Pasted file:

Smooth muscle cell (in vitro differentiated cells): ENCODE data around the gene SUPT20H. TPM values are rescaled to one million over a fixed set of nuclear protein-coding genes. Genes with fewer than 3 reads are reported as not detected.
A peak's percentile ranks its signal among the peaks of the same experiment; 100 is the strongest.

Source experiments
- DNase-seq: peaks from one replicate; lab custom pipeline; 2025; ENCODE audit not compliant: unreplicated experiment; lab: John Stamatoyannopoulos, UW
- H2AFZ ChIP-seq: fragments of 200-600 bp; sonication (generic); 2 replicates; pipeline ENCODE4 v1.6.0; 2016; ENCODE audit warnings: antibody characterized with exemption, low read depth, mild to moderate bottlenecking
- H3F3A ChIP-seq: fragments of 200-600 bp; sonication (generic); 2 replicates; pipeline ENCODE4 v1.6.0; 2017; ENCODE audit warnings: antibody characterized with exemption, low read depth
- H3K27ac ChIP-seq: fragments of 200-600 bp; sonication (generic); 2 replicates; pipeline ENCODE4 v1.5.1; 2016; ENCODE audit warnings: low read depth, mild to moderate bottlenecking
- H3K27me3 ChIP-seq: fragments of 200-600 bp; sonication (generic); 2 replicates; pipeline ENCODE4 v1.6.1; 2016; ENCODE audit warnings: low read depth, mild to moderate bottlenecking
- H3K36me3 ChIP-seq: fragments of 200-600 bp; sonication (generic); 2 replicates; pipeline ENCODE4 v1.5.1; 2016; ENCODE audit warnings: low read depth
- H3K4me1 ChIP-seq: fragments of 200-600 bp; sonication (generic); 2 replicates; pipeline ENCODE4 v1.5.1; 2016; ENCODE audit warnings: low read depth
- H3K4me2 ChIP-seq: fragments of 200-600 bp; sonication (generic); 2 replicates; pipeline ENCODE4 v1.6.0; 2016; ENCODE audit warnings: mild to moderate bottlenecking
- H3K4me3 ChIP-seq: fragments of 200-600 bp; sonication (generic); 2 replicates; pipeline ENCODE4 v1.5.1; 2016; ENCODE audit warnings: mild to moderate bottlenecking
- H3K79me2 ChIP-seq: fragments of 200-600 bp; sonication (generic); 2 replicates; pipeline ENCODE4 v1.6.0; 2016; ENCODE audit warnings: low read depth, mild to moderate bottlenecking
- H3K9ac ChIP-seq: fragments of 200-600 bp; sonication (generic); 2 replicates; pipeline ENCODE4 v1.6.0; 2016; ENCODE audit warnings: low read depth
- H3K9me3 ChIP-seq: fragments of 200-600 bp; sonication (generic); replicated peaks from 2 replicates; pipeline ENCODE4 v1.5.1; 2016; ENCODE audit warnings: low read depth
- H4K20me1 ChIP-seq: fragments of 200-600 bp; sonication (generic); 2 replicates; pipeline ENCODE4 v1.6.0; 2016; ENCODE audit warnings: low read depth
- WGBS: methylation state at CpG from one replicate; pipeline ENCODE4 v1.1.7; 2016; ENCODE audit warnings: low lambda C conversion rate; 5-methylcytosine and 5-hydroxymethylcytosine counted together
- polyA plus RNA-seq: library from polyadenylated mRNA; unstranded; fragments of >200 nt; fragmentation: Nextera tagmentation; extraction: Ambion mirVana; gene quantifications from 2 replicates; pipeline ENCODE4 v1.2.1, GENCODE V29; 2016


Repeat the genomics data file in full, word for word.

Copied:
Smooth muscle cell (in vitro differentiated cells): ENCODE data around the gene SUPT20H. TPM values are rescaled to one million over a fixed set of nuclear protein-coding genes. Genes with fewer than 3 reads are reported as not detected.
A peak's percentile ranks its signal among the peaks of the same experiment; 100 is the strongest.

Source experiments
- DNase-seq: peaks from one replicate; lab custom pipeline; 2025; ENCODE audit not compliant: unreplicated experiment; lab: John Stamatoyannopoulos, UW
- H2AFZ ChIP-seq: fragments of 200-600 bp; sonication (generic); 2 replicates; pipeline ENCODE4 v1.6.0; 2016; ENCODE audit warnings: antibody characterized with exemption, low read depth, mild to moderate bottlenecking
- H3F3A ChIP-seq: fragments of 200-600 bp; sonication (generic); 2 replicates; pipeline ENCODE4 v1.6.0; 2017; ENCODE audit warnings: antibody characterized with exemption, low read depth
- H3K27ac ChIP-seq: fragments of 200-600 bp; sonication (generic); 2 replicates; pipeline ENCODE4 v1.5.1; 2016; ENCODE audit warnings: low read depth, mild to moderate bottlenecking
- H3K27me3 ChIP-seq: fragments of 200-600 bp; sonication (generic); 2 replicates; pipeline ENCODE4 v1.6.1; 2016; ENCODE audit warnings: low read depth, mild to moderate bottlenecking
- H3K36me3 ChIP-seq: fragments of 200-600 bp; sonication (generic); 2 replicates; pipeline ENCODE4 v1.5.1; 2016; ENCODE audit warnings: low read depth
- H3K4me1 ChIP-seq: fragments of 200-600 bp; sonication (generic); 2 replicates; pipeline ENCODE4 v1.5.1; 2016; ENCODE audit warnings: low read depth
- H3K4me2 ChIP-seq: fragments of 200-600 bp; sonication (generic); 2 replicates; pipeline ENCODE4 v1.6.0; 2016; ENCODE audit warnings: mild to moderate bottlenecking
- H3K4me3 ChIP-seq: fragments of 200-600 bp; sonication (generic); 2 replicates; pipeline ENCODE4 v1.5.1; 2016; ENCODE audit warnings: mild to moderate bottlenecking
- H3K79me2 ChIP-seq: fragments of 200-600 bp; sonication (generic); 2 replicates; pipeline ENCODE4 v1.6.0; 2016; ENCODE audit warnings: low read depth, mild to moderate bottlenecking
- H3K9ac ChIP-seq: fragments of 200-600 bp; sonication (generic); 2 replicates; pipeline ENCODE4 v1.6.0; 2016; ENCODE audit warnings: low read depth
- H3K9me3 ChIP-seq: fragments of 200-600 bp; sonication (generic); replicated peaks from 2 replicates; pipeline ENCODE4 v1.5.1; 2016; ENCODE audit warnings: low read depth
- H4K20me1 ChIP-seq: fragments of 200-600 bp; sonication (generic); 2 replicates; pipeline ENCODE4 v1.6.0; 2016; ENCODE audit warnings: low read depth
- WGBS: methylation state at CpG from one replicate; pipeline ENCODE4 v1.1.7; 2016; ENCODE audit warnings: low lambda C conversion rate; 5-methylcytosine and 5-hydroxymethylcytosine counted together
- polyA plus RNA-seq: library from polyadenylated mRNA; unstranded; fragments of >200 nt; fragmentation: Nextera tagmentation; extraction: Ambion mirVana; gene quantifications from 2 replicates; pipeline ENCODE4 v1.2.1, GENCODE V29; 2016